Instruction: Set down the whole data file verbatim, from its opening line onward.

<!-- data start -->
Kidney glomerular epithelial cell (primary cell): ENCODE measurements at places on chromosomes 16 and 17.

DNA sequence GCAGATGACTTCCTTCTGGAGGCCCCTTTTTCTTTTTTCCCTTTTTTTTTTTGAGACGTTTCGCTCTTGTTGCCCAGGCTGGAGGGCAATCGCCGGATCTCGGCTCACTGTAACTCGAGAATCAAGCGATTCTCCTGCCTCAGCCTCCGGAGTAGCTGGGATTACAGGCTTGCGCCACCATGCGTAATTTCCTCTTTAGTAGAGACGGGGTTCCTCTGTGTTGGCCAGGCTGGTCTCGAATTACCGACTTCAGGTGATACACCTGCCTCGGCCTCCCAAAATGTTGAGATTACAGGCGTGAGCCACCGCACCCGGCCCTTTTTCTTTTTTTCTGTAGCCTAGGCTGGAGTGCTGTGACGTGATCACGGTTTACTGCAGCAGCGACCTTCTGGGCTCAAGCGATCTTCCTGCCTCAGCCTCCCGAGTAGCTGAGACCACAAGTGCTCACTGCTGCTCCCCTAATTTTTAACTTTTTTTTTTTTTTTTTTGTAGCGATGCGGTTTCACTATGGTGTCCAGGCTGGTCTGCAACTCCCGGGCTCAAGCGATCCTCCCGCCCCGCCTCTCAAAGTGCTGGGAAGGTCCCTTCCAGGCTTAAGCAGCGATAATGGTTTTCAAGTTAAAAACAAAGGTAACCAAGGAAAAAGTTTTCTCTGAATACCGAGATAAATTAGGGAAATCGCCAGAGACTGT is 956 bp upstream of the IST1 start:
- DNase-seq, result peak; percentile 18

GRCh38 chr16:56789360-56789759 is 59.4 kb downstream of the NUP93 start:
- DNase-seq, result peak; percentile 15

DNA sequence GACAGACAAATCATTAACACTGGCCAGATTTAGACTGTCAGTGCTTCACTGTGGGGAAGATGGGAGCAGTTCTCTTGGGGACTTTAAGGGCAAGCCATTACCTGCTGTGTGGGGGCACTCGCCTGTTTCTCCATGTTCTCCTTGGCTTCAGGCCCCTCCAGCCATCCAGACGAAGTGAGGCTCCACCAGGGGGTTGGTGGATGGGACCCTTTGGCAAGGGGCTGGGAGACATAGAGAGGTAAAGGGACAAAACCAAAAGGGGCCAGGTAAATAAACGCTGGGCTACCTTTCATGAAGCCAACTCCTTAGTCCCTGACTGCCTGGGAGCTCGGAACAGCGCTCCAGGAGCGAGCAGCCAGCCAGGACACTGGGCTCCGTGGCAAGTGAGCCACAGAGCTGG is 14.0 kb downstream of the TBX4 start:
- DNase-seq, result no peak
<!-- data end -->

Kidney glomerular epithelial cell (primary cell): ENCODE measurements at places on chromosomes 16 and 17.

DNA sequence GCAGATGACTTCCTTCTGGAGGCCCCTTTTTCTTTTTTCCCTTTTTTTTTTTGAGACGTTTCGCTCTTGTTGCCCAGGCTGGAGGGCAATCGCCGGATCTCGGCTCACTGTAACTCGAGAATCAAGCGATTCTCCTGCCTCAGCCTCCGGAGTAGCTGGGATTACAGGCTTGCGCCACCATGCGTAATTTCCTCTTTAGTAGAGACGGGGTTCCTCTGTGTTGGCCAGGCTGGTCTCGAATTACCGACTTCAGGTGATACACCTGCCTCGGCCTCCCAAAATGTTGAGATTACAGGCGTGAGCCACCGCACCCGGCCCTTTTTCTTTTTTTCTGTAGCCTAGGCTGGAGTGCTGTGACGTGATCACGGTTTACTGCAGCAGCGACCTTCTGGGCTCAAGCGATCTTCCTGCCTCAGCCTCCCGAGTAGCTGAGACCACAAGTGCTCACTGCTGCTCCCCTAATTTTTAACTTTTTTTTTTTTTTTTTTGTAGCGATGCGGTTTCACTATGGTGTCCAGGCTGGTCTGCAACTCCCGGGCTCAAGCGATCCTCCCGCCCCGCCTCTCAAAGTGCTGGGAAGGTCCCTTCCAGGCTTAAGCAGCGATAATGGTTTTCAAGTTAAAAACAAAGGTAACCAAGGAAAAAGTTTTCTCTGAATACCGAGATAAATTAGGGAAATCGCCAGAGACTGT is 956 bp upstream of the IST1 start:
- DNase-seq, result peak; percentile 18

GRCh38 chr16:56789360-56789759 is 59.4 kb downstream of the NUP93 start:
- DNase-seq, result peak; percentile 15

DNA sequence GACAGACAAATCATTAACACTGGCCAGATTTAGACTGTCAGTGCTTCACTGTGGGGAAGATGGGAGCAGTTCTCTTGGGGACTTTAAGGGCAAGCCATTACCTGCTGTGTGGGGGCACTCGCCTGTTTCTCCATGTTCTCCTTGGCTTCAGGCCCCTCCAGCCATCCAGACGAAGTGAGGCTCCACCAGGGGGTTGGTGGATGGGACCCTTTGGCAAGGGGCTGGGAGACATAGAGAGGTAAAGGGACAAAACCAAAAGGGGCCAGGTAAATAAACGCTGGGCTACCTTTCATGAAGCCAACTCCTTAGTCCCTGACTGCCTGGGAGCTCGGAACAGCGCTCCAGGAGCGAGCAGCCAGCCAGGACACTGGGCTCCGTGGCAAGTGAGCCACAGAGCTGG is 14.0 kb downstream of the TBX4 start:
- DNase-seq, result no peak